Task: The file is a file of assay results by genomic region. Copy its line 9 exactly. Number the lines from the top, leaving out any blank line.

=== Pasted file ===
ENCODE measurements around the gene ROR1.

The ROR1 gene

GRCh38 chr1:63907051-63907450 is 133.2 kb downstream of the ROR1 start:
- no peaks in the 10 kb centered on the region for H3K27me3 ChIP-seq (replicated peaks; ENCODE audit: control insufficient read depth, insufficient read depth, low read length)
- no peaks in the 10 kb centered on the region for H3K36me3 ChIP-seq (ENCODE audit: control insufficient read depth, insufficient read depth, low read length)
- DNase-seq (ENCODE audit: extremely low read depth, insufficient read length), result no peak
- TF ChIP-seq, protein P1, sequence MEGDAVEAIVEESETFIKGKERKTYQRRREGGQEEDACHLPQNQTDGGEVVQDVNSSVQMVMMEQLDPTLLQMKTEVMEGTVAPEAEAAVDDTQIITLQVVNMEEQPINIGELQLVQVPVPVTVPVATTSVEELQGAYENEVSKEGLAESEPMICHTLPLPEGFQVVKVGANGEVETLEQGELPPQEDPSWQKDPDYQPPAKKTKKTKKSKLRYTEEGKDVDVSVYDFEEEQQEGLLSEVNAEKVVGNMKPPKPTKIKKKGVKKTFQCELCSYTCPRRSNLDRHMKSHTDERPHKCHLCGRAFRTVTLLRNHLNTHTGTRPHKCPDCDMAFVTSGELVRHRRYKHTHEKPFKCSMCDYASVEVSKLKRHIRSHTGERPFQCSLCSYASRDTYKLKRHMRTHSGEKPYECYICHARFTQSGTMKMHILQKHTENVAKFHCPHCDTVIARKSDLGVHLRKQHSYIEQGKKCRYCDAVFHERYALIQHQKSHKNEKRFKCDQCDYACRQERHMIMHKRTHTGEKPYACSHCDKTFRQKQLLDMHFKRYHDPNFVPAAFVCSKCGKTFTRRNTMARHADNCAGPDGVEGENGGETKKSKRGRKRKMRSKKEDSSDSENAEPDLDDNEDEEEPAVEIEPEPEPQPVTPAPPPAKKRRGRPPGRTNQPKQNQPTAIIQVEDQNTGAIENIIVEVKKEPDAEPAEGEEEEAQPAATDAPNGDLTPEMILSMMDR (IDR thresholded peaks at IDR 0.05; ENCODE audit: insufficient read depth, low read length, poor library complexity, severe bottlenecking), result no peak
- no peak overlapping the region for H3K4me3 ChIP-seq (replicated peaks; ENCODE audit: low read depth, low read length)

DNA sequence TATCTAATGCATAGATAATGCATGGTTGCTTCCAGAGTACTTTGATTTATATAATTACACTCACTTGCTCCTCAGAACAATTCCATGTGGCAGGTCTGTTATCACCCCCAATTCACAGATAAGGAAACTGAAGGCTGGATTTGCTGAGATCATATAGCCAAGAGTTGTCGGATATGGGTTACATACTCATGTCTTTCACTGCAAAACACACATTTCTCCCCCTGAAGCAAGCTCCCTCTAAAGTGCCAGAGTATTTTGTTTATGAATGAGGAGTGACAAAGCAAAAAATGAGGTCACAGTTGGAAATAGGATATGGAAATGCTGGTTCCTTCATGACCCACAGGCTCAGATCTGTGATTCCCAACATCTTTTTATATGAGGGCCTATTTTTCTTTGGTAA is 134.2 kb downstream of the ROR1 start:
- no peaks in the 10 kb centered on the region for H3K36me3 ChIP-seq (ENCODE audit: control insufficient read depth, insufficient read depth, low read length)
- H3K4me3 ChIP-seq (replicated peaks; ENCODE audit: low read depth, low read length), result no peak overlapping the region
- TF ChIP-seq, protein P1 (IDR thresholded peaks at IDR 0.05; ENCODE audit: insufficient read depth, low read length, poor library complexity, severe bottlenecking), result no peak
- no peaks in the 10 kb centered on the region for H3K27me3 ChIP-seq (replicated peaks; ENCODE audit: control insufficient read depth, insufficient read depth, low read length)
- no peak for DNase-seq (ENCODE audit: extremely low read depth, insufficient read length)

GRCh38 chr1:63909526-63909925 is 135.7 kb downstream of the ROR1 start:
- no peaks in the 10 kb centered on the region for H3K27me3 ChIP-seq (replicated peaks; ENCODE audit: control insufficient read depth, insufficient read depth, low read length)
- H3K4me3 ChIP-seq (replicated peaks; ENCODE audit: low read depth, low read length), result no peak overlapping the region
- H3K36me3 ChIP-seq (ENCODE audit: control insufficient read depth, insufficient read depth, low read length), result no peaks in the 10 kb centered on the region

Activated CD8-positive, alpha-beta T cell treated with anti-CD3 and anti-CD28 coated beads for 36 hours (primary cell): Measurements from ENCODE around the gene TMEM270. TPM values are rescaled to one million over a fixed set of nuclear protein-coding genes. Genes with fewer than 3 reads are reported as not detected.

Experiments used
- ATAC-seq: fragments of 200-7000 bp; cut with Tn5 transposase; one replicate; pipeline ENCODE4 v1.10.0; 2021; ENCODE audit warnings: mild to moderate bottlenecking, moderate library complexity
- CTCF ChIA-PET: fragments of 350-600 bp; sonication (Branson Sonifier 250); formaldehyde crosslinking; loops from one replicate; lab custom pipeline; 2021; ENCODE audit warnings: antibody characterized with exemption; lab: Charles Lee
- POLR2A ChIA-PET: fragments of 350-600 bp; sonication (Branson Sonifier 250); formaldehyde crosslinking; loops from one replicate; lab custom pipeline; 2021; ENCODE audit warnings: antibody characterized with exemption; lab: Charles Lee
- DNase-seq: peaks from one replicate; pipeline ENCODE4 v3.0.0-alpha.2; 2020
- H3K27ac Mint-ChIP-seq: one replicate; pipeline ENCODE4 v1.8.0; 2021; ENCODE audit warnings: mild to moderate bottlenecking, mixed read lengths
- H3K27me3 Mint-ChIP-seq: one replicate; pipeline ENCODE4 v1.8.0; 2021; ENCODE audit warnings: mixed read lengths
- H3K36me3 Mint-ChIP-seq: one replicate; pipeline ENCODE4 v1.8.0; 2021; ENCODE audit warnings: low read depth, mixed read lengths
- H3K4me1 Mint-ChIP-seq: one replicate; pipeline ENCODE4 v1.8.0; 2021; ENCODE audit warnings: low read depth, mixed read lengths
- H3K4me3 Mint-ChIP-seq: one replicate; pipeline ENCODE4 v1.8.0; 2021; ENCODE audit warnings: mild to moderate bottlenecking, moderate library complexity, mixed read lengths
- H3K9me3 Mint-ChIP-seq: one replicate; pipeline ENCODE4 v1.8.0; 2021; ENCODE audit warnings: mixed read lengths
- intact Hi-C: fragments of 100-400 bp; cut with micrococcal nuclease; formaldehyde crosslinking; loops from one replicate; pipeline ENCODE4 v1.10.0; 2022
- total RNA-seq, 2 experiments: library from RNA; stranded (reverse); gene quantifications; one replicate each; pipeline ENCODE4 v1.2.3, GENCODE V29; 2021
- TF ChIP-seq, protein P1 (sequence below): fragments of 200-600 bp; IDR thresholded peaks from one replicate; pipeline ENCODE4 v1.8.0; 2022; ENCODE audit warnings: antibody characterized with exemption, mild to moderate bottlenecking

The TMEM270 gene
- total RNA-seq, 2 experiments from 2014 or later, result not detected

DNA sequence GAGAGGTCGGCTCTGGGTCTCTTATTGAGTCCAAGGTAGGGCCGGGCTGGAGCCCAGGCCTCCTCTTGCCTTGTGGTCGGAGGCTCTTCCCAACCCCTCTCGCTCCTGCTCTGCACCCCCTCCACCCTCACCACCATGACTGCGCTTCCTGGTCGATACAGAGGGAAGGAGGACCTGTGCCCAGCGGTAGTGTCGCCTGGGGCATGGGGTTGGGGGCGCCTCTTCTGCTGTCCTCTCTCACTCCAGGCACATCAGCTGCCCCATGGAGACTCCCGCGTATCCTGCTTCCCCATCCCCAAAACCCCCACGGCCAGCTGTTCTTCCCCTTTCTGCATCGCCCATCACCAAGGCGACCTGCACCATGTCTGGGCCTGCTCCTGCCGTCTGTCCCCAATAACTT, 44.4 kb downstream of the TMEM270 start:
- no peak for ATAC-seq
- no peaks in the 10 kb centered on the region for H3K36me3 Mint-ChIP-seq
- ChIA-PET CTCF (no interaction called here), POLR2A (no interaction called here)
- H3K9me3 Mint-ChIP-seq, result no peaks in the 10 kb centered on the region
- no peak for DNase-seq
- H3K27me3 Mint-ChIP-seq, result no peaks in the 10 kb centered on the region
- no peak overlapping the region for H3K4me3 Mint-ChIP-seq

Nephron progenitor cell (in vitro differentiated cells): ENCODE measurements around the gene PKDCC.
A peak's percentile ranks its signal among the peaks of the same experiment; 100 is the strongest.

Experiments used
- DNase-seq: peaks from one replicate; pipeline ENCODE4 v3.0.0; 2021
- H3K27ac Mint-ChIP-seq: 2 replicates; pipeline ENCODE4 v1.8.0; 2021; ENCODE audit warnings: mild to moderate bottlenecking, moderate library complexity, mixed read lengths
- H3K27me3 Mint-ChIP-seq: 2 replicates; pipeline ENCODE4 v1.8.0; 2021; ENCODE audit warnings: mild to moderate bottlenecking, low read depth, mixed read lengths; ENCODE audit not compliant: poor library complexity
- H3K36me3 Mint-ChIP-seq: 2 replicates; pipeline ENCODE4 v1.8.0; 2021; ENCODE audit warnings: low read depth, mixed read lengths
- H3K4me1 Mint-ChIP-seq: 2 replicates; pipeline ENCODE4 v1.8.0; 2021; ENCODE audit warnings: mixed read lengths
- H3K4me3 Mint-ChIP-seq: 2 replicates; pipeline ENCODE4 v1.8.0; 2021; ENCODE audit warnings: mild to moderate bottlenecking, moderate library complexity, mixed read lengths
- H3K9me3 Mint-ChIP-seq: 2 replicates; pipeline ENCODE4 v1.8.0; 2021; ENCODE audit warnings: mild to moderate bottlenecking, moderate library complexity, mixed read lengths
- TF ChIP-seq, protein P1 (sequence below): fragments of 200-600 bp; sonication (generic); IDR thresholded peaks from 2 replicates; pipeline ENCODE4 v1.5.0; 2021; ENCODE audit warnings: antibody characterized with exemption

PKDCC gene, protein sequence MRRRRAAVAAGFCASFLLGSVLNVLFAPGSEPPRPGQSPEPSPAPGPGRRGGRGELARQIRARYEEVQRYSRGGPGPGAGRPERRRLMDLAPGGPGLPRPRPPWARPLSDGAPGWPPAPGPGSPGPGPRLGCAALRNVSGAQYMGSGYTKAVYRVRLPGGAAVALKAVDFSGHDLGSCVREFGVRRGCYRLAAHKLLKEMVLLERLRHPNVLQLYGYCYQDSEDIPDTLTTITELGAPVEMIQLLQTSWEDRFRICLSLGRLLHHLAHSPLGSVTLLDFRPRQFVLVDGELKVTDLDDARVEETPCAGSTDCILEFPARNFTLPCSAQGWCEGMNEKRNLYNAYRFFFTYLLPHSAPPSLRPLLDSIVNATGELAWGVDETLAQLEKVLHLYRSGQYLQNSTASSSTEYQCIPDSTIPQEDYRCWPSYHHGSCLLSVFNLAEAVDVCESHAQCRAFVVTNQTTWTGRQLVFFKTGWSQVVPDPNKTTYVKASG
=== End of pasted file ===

DNA sequence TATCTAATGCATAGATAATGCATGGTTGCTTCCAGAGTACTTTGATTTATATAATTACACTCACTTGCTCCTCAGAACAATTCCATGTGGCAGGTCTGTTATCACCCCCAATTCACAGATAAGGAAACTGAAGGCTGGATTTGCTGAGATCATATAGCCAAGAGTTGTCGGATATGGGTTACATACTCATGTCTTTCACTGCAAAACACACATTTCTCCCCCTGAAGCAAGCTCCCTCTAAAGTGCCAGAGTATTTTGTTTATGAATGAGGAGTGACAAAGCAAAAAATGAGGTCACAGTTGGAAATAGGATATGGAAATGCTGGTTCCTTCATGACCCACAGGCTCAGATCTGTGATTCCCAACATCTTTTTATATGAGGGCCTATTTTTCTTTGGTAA is 134.2 kb downstream of the ROR1 start: